The Tax Court's opinion on remand does not decide any legal issues, other than those previously considered or implicitly decided by the Ninth Circuit. Rather, the opinion on remand rests on numerous findings of fact, including the resolution of ambiguities in the club's written contract with ABS which the Ninth Circuit believed to necessitate a trial. Judge Halpern bases many of his factual findings on the testimony of witnesses, which he repeatedly finds 'credible.' Because the Tax Court's findings of fact are subject to appellate review under a 'clearly erroneous' standard, and because appellate courts almost invariably defer to trial judges' credibility determinations, the Solicitor General is likely to see the handwriting on the wall. This may be the reason why the government ultimately did not appeal an earlier Tax Court decision in another affinity-card case, Mississippi State Univ. Alumni, Inc. v. Commissioner , 74 T.C.M. (CCH) 458 (1997), despite assertions by senior IRS officials that this earlier case would be appealed.

Moreover, an appeal in Sierra Club seems unnecessary from the standpoint of creating precedent. Appeal would lie to the Ninth Circuit, which is already considering affinity-card issues raised by the government's appeal of two other Tax Court decisions: Oregon State Univ. Alumni Ass'n Inc. v. Commissioner, 71 T.C.M. (CCH) 1935 (1996), and Alumni Ass'n of the Univ. of Oregon v. Commissioner , 71 T.C.M. (CCH) 2093 (1996).

The Tax Court's opinion in Sierra Club provides a useful roadmap for how nonprofit organizations should structure affinity programs in order to create the best possible case for tax-exempt royalty treatment. Specifically:

     

  • The arrangement should be memorialized in a contemporaneous written contract, styled a 'License Agreement.' This agreement should unambiguously provide for a license by the affinity partner of certain identified intangibles owned by the nonprofit organization, such as its name, logo, marks, and facsimile signatures of its officers. The consideration paid to the nonprofit should explicitly be denominated a 'royalty.'

  • If the arrangement entails (as it normally will) use of the nonprofit's membership or donor list, that fact should be stated in the agreement. The terms governing the affinity partner's use of the list -- e.g., each use should be for one time only -- ought to be explicit. Ideally, the fee paid for using the list should be separate from the royalty paid for using the intangibles, and that fee should be the same as would be paid by any other prospective user of the list on comparable terms.

    The nonprofit's involvement in promotional activities should be limited to 'quality control,' i.e., reviewing marketing plans, brochures, and advertisements to ensure factual accuracy and good taste and thus protect the value of the licensed intangibles.

    • To ensure complete non-taxability of its receipts from the affinity program, the nonprofit should avoid performing any other services for the affinity partner. Thus, the nonprofit should not send out solicitations or application forms, provide a telephone hotline to answer members' questions or handle complaints, or provide marketing advice to the affinity partner about the best way to 'reach' its members. While the nonprofit may license use of its logo and its officers' facsimile signatures in solicitation letters, there should be no personal appearances or other individualized endorsements by officers, directors, or staff.
    • If the affinity partner wishes to place advertisements in the nonprofit's newsletters or magazine, it should pay separately for those ads at the same rates charged other advertisers for comparably-sized advertisements. The nonprofit should include these receipts in gross advertisingincome for UBIT purposes.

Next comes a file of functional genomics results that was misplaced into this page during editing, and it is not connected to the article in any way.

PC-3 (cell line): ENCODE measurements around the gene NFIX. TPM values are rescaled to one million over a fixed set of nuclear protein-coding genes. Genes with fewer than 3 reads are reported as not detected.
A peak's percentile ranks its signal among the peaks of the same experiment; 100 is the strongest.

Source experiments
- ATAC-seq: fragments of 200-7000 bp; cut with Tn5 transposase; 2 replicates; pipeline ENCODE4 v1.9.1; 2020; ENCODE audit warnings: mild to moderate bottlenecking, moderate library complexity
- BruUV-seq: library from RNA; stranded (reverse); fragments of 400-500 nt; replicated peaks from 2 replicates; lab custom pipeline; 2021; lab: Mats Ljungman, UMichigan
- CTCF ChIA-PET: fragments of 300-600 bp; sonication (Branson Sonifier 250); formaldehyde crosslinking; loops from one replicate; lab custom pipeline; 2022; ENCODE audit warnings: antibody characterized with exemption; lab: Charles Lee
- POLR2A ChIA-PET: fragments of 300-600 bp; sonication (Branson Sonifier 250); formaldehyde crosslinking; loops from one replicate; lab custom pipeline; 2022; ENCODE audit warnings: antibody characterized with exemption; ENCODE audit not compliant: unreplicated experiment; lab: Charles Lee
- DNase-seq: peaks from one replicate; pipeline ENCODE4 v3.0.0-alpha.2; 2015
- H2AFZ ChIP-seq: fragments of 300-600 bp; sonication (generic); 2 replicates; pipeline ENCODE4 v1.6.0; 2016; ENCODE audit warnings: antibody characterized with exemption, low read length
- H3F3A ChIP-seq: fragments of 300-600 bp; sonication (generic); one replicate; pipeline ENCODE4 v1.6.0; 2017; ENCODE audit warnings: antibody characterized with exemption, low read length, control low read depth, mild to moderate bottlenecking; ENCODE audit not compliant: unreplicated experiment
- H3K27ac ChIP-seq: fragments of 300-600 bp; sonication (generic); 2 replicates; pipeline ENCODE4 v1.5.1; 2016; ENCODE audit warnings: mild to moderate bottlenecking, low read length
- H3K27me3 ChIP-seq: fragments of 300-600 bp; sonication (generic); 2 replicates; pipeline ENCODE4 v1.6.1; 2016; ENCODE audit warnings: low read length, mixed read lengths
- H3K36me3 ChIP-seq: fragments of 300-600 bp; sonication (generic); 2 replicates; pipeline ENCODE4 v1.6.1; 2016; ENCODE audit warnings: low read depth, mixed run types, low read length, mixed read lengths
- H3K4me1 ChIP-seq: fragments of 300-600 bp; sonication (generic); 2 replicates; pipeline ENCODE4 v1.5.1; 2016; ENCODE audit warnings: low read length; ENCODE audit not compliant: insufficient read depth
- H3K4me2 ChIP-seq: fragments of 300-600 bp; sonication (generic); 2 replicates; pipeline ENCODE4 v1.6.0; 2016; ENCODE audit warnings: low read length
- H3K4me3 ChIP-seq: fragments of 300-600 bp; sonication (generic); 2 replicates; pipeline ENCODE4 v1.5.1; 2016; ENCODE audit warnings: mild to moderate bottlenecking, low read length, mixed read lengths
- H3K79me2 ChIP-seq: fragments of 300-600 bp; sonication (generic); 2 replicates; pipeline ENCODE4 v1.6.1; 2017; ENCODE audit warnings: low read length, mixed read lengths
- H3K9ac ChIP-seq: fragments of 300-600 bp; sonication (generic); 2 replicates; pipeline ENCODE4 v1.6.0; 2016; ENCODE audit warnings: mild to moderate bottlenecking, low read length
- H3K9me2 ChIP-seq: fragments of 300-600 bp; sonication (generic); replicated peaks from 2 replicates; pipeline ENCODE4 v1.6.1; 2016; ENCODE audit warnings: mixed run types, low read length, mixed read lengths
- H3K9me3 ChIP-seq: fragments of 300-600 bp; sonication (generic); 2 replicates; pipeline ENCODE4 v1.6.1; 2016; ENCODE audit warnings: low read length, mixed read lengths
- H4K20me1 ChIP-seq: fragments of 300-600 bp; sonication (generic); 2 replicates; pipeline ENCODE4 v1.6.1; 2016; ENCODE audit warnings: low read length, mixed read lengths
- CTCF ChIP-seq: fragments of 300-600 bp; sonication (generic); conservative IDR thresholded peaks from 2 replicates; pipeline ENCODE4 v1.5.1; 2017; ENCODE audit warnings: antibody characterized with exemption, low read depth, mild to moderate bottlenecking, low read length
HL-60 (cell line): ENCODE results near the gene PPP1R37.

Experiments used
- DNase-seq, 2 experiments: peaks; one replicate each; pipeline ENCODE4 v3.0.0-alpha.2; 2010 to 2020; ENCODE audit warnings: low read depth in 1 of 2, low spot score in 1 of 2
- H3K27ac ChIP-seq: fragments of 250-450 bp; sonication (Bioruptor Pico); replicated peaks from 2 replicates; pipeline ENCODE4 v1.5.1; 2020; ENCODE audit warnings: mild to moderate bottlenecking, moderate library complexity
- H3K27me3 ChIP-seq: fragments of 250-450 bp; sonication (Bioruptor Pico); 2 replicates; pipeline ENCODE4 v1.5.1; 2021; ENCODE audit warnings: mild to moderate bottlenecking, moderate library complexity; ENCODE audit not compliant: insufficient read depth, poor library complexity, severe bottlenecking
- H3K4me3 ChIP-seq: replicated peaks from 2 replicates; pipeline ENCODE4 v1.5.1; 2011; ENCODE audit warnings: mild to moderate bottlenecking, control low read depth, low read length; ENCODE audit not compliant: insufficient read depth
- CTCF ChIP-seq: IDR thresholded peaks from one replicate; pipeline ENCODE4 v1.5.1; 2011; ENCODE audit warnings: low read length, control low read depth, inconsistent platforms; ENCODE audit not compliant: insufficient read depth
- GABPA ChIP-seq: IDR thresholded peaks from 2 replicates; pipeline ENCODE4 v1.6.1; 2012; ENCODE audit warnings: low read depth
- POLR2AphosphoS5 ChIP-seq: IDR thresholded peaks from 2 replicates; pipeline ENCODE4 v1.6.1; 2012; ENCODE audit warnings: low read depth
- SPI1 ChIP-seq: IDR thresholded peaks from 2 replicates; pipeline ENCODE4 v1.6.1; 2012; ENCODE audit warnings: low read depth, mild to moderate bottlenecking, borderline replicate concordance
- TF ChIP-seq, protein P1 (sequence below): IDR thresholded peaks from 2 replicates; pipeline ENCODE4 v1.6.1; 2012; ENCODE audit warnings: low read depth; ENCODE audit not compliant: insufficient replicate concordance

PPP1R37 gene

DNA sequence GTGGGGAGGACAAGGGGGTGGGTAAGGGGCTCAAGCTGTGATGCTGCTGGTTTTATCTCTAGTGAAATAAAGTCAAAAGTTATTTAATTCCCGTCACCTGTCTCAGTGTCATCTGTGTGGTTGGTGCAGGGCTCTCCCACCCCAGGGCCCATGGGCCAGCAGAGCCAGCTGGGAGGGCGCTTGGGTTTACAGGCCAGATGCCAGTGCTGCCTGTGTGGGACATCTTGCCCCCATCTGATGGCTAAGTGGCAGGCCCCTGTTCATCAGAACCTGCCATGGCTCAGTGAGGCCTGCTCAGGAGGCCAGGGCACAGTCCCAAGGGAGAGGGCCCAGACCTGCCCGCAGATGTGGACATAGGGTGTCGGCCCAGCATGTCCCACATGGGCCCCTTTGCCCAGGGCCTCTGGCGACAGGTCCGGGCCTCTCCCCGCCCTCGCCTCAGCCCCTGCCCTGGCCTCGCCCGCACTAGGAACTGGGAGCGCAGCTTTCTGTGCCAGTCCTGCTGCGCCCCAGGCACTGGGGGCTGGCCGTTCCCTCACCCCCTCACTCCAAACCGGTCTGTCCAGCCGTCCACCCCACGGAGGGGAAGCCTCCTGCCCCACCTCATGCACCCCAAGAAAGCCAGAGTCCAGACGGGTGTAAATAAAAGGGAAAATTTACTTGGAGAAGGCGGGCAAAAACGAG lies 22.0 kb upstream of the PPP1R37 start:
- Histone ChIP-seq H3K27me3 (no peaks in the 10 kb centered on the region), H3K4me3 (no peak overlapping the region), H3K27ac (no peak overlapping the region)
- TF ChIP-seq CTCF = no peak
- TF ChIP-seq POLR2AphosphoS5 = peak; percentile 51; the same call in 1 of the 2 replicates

• If the nonprofit agrees to perform commercial services for the affinity partner -- such as fielding members' inquiries or complaints -- such services should be specified in a different contract, separate and distinct from the license agreement. This contract should identify the individuals expected to perform these services and should specify a compensation formula that covers the nonprofit's direct and indirect costs, as well as affording a reasonable profit. The individuals performing such services should keep contemporaneous time records documenting the extent of their activity.

    Apart from this most recent loss on the affinity-card issue, the IRS is also fighting against the tide of court decisions on the related issue of whether receipts from mailing-list transactions are 'royalties' under section 512(b)(2). Two cases raising this issue outside the affinity-card context are now pending before Judge Wells in the Tax Court. Common Cause v. Commissioner, Docket No. 13921-97; Planned Parenthood Federation of America, Inc. v. Commissioner, Docket No. 13922-97. (The authors are counsel to the taxpayers in both cases.) Senior IRS officials have stated that, if the government loses one or both of these cases, it plans to seek the Justice Department's authorization for an appeal, in the hope of creating a circuit conflict and thus setting the stage for Supreme Court review. (Whether the commissioner can convince the Solicitor General to expend additional resources on an issue with comparatively little revenue significance is another question.) Thus, for the time being at least, nonprofit organizations should expect continued IRS opposition on audit to treating affinity-program and list-rental receipts as non-taxable royalties, even if their arrangements conform to the Sierra Club pattern. Under existing case law, however, such receipts will be exempt from tax if the arrangement is structured properly.

    [1] See Mississippi State Univ. Alumni Inc. v. Commissioner, 74 T.C.M. (CCH) 458 (1997); Alumni Ass'n of the Univ. of Oregon, 71 T.C.M. (CCH) 2093 (1996); Oregon State Univ. Alumni Ass'n Inc. v. Commissioner , 71 T.C.M. (CCH) 1935 (1996).

    [2] The Tax Court has previously held that a nonprofit organization may perform de minimis services for an affinity partner without giving rise to taxable services income. See Mississippi State Univ. Alumni Inc., 74 T.C.M. at 466; Alumni Ass'n of the Univ. of Oregon, 71 T.C.M. at 2098; Oregon State Univ. Alumni Ass'n Inc., 71 T.C.M. at 1939-40; Disabled American Veterans v. Commissioner, 94 T.C. 60, 78 (1990), rev'd on other grounds , 942 F.2d 309 (6th Cir. 1991).